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Rockford Public Schools approve back to school plan, first three weeks online

Before the vote, parents and staff called into the virtual meeting to share their thoughts on the plan.

ROCKFORD, Mich. — Rockford Public Schools unanimously passed its back to school plan Monday night. Students will begin the school year online for at least the first three weeks before a potential return to the classroom.

But not everyone is on board with it. Before the vote, parents and staff called into the virtual meeting to share their thoughts on the plan.

"I can certainly speak to my now soon-to-be first grader that the online learning, for him, was a disaster," explained one mom. "I'm concerned this is a tipping point to then being fully online which is really detrimental to our children's education."

Another called in to say the decision should be left to the parents.

"We didn't shut down our country for H1N1 or SARS or any other pandemic," says the caller. "Schools around us are opening up for in-person learning. Let us the parents make the best decision for our children. Let us the parents decide what we are comfortable with in regards to what works for our children."

Others spoke in support of the plan, with one mother worried about the virus being brought into her home after another parent suggested kids are less likely to spread it.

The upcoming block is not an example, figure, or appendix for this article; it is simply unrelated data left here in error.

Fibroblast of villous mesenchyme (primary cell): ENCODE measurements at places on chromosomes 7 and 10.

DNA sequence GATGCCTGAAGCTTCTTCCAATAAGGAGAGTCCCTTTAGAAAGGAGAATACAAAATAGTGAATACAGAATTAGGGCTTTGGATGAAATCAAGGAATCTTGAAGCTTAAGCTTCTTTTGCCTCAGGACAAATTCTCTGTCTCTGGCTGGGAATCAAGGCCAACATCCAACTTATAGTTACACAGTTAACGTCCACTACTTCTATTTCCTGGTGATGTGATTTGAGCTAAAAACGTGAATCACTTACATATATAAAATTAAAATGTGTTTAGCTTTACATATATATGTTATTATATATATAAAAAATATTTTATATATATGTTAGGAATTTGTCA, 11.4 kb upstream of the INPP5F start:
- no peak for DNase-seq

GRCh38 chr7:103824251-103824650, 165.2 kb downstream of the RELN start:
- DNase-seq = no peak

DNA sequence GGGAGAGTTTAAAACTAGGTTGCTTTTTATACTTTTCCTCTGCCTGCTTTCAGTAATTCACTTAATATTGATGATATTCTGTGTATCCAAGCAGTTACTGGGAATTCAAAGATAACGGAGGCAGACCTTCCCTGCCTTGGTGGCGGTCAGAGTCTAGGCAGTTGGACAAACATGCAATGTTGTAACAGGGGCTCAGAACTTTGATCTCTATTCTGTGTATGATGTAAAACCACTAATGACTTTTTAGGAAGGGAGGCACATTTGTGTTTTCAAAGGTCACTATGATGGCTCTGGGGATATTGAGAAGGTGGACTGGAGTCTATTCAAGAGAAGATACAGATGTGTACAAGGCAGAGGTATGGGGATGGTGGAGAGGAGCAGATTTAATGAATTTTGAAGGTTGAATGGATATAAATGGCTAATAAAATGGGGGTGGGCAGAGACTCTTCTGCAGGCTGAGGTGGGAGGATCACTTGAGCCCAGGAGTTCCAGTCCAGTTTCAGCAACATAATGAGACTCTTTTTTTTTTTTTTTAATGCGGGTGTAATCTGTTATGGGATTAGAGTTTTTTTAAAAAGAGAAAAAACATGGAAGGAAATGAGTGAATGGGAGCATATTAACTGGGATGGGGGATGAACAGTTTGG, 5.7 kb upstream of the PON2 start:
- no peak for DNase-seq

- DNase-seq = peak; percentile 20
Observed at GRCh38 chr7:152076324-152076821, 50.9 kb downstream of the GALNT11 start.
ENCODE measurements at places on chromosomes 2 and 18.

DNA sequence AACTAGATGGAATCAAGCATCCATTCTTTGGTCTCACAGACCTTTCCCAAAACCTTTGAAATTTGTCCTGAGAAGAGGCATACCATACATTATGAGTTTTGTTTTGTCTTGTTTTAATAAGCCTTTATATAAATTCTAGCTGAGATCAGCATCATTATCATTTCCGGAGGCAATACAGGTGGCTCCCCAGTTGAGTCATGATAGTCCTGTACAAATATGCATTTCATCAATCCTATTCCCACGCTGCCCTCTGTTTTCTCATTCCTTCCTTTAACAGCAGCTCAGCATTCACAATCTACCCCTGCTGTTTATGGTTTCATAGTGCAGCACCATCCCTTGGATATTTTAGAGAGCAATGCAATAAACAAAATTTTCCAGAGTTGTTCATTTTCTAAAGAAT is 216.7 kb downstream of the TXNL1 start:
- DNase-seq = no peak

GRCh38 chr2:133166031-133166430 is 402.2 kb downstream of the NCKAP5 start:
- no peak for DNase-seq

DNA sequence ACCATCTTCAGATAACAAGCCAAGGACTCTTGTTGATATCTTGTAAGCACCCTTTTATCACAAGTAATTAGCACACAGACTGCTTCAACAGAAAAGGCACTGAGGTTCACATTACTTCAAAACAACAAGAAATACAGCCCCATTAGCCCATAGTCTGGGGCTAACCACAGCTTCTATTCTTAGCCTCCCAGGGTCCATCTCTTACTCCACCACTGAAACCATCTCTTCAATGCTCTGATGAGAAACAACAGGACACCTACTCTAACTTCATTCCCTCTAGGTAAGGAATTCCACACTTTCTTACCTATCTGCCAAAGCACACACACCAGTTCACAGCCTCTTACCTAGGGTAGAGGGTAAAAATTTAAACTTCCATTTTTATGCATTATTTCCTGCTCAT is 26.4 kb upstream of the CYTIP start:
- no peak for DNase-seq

"I'm concerned what happens when my kid goes to school and while they may not get that sick, they absolutely can transmit it," she explained. "There's been studies that have been out, we're continuing to learn new things about this that shows, yes, kids can spread this disease."

A music teacher in the district also called in to support the online plan, pointing out that if kids get it in school they will have to return to online classes anyway.

"Of course I would love to be in person listening to my students play their instruments. However, that is in an ideal world," she says. "If face to face instruction were to occur at this time, positive cases of the virus would rise."

Superintendent Dr. Michael Shibler says even when in person learning begins again, parents who feel unsafe will still have the opportunity to have their kids remain online.

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